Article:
When do you become a runner?

you know you're a runner when...
As I’ve stated in both my bio and my opening post, I haven’t really considered myself a runner yet. It’s hard to call yourself a runner when most of your runs include walking. Some people will say that if you run, at any distance or any speed, you are a runner. Some people will say that you’re not a runner till you can run faster than 8 minute miles. If you follow me on Twitter, you’ve probably noticed that I’m constantly questioning this:

I’ve been consistently running since mid-January, so about seven months total. Do I need to make it a whole year to be considered a runner? When I run a race without walking, does that make me a runner? When I finish a half marathon, then am I a runner? Do only runners relate to everything on this Buzzfeed post?

At yoga a couple weeks ago, I was talking to another girl and she was asking what had brought me there. I said, “Well, I’m a runner, and I got injured.” It immediately struck me that I had referred to myself as a runner. When she responded, “I’m a runner too!” I felt like a fraud. She probably really was a runner, and I feel like I’m just faking it. I get really shy talking about my running to people who have been running longer than me; however, I realize that people who don’t run probably consider me a runner.

I relate this to when I first got into photography. When I first started taking on free sessions with friends and family, I was loathe to call myself a photographer, especially not a professional photographer. I would go to photography meetings with “real” photographers and feel out of place. But now I say it without any hesitation: “What do you do?” “I’m a wedding photographer.” (Which is a lot less complicated to explain than my day job, though I say that too depending on context and who I’m talking to.) I don’t know when it wasn’t weird anymore. Will I wake up one day and feel like a runner?

When did you start calling yourself a runner?

Week of 8/19/13 – 8/25/13

week of 8/19/13 to 8/25/13

I didn’t mean to take a rest day on Monday, since I was scheduled to do 45 minutes, but finishing off the first season of “Game of Thrones” somehow usurped my running plans. So, instead, I went out for the first time this week on Tuesday. I got a late start, and I didn’t think I could do 45 minutes before it got dark, so I decided to skip ahead to the next workout on my training plan: 2 miles easy. I ran the first mile without walking, but ran it much too fast in 10:56. I need to learn to slow down! So I ran/walked the second mile, coming in at an average pace of 12:29.

The next day I decided to do the next workout, the same speed interval workout I did last week. But look how much faster I was! Compare last week’s intervals on the left with this week’s on the right. With the exception of two walking intervals, I was faster on all of the running and walking sections. Speedy speedster!


This was on a different route. The one from last week was very flat. This week’s had a couple of hills, which I think makes it even more impressive that I was able to maintain speed uphill, since that’s something I struggle with. Did I mention it was 85 and humid and I had forgotten my water bottle at home? I really have no idea how I managed a sub-9 min/mile pace for a full minute without water, not once but five times. Maybe last month’s hydration routine worked. Next week’s intervals have me doing 13 of them with only 1 minute walk breaks instead of 1:30, so we will see if I can stay as speedy!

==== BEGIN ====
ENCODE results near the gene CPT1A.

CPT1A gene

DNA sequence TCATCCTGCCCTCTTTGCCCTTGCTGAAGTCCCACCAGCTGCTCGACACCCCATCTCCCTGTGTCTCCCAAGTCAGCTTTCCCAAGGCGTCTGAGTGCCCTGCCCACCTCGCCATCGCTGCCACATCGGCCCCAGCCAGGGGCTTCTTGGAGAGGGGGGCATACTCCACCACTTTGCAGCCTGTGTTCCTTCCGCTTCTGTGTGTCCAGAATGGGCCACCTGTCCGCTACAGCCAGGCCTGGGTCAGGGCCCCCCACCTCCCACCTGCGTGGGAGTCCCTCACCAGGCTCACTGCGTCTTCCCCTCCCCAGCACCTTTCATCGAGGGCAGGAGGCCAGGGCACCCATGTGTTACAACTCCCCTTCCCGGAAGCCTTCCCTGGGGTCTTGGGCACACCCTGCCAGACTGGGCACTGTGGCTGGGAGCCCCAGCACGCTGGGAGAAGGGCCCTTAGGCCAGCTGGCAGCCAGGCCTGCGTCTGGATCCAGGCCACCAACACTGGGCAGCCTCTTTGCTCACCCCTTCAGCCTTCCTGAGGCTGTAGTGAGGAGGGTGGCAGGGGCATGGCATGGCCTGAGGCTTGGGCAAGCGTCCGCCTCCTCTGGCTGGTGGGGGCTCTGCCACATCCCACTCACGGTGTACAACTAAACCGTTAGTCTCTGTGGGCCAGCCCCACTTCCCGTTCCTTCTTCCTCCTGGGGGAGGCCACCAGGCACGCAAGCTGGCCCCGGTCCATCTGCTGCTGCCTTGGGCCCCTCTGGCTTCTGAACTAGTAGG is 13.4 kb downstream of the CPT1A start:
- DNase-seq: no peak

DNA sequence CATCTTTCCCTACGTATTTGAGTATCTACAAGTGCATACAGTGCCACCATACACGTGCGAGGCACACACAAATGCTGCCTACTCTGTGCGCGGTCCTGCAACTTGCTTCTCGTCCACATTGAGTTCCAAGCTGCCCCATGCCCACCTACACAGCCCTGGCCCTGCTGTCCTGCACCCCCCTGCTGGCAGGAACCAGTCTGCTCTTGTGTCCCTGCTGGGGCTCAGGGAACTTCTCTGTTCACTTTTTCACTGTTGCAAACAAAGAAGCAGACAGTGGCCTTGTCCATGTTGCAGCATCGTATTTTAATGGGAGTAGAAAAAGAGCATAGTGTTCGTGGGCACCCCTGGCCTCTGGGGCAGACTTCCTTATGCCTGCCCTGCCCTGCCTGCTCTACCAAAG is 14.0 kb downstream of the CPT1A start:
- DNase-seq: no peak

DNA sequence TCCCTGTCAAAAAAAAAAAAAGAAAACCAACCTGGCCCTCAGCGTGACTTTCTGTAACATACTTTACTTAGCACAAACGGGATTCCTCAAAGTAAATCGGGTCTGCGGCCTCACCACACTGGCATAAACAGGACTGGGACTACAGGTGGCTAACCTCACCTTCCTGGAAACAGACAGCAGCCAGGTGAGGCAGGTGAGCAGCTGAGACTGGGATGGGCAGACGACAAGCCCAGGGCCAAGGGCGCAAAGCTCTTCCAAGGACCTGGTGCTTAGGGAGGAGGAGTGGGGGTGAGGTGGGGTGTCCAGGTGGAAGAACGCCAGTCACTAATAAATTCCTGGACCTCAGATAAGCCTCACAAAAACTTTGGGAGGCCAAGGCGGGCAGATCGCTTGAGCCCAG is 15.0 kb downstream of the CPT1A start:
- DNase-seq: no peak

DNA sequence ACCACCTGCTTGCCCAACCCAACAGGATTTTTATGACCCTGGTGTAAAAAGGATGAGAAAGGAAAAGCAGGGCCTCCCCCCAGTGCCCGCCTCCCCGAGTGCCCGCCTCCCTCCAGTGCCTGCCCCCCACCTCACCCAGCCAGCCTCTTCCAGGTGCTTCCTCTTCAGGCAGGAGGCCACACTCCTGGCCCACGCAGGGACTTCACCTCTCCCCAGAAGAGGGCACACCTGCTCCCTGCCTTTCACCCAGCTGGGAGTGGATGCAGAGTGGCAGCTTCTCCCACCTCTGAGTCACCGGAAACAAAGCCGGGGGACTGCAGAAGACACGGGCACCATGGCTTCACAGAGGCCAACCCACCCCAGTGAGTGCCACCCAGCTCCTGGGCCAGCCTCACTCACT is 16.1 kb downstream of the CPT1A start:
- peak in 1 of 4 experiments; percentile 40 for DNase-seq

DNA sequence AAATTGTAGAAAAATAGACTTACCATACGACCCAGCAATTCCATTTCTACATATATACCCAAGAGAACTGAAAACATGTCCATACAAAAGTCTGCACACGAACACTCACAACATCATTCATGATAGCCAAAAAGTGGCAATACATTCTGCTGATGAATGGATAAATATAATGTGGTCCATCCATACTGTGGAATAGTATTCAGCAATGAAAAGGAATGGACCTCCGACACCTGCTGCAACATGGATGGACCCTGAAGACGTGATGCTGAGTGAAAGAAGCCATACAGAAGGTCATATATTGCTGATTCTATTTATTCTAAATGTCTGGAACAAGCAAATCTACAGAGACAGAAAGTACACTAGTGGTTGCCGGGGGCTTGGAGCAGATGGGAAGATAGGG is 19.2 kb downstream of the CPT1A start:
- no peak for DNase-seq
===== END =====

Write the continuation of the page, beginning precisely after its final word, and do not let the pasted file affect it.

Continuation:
After a rest day, I tackled 2.5 miles on Friday after work with Amanda. We were going to Nashville Shores afterwards, so we figured we might as well get hot and sweaty before cooling off in the lazy river. She normally runs in a very flat area, so I made sure to plan a route with some hills for her to tackle, since she needs the practice before our relay in a couple weeks. We went over the pedestrian bridge in downtown (which starts with about 0.2 mile of a 5.5% grade), around LP Field, through Cumberland Park, and then back over the bridge. Can I just say that I kind of enjoy pushing people to run? Maybe I have a future as a trainer (you know, if I ever get decent at it myself). I successfully got her to run up the bridge the first time around, but she gave up on it halfway through on the second time. (I actually ran up it, ran down it, then ran back up it to catch up with her, and back down it. I was having a good running day.)

I finally got in the 45 minute workout I was supposed to do on Monday over the weekend. Well, it actually turned into an hour workout. I really wish I would have looked at the weather a little more closely before I headed out. Because it was HOT. I meant to get out sooner (when it was cooler), but I had a late night out (Titans game and then Broadway Brewhouse, so I didn’t get home till nearly 1 am) so there was no way I was getting up at 6 or 7. Anyway, my plan was to do a 50 minute out and back on the greenway, with a focus on hill training. That all flew out the window once I actually got out there and started running. I tried running up the first big hill but had to walk halfway up it. It was just too hot. My body was using all its energy to try to keep me cool and had nothing left for running. By 1.5 miles in, I was almost out of water, so I altered my route to go by a water fountain. This is what extended the time. The route to the water fountain is also a lot hillier than the route I had planned to take. So, really, the day’s run was more of a walk with some runs on the downhills. Honestly, on the uphills, even walking was difficult. I’m pretty sure I ended up overhydrating because my body was releasing so much salt that the water I was taking in couldn’t get absorbed. Would have been a great day for some Gatorade, but all I had was water. Lesson learned: when the heat index is over 90 degrees, don’t plan to do a long run. And especially don’t plan to do it well.